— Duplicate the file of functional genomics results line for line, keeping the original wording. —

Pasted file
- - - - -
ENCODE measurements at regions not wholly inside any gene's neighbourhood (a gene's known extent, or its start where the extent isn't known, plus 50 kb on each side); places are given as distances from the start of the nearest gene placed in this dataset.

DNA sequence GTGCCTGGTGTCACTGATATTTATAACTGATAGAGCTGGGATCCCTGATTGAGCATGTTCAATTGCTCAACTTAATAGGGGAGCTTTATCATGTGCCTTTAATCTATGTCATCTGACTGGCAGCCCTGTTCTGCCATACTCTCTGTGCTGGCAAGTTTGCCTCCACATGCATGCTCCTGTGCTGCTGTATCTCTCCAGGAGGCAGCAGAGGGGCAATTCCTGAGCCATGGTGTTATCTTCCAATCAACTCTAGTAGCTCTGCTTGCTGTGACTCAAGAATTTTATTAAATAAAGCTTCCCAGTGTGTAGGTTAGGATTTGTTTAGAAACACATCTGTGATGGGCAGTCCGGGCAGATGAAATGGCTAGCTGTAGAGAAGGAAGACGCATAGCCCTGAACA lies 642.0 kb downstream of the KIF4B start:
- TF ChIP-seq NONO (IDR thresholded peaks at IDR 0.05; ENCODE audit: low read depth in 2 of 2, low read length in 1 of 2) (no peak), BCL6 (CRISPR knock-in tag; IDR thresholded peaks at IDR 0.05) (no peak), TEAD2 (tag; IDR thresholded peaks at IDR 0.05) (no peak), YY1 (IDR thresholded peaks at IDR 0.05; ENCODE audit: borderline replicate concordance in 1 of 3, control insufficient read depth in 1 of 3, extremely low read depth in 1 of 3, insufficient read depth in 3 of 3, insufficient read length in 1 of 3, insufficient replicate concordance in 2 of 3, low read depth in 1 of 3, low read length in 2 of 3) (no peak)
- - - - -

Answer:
ENCODE measurements at regions not wholly inside any gene's neighbourhood (a gene's known extent, or its start where the extent isn't known, plus 50 kb on each side); places are given as distances from the start of the nearest gene placed in this dataset.

DNA sequence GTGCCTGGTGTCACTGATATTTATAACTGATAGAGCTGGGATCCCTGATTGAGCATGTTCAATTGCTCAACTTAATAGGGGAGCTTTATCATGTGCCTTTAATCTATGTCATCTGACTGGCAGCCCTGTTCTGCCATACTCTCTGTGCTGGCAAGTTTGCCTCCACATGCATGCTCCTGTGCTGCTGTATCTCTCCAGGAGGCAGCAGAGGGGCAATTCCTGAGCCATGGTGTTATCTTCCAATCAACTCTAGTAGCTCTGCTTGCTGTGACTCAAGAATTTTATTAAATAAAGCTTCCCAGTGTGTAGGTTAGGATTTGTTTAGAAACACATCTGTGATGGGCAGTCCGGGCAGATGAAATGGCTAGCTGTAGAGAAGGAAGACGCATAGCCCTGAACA lies 642.0 kb downstream of the KIF4B start:
- TF ChIP-seq NONO (IDR thresholded peaks at IDR 0.05; ENCODE audit: low read depth in 2 of 2, low read length in 1 of 2) (no peak), BCL6 (CRISPR knock-in tag; IDR thresholded peaks at IDR 0.05) (no peak), TEAD2 (tag; IDR thresholded peaks at IDR 0.05) (no peak), YY1 (IDR thresholded peaks at IDR 0.05; ENCODE audit: borderline replicate concordance in 1 of 3, control insufficient read depth in 1 of 3, extremely low read depth in 1 of 3, insufficient read depth in 3 of 3, insufficient read length in 1 of 3, insufficient replicate concordance in 2 of 3, low read depth in 1 of 3, low read length in 2 of 3) (no peak)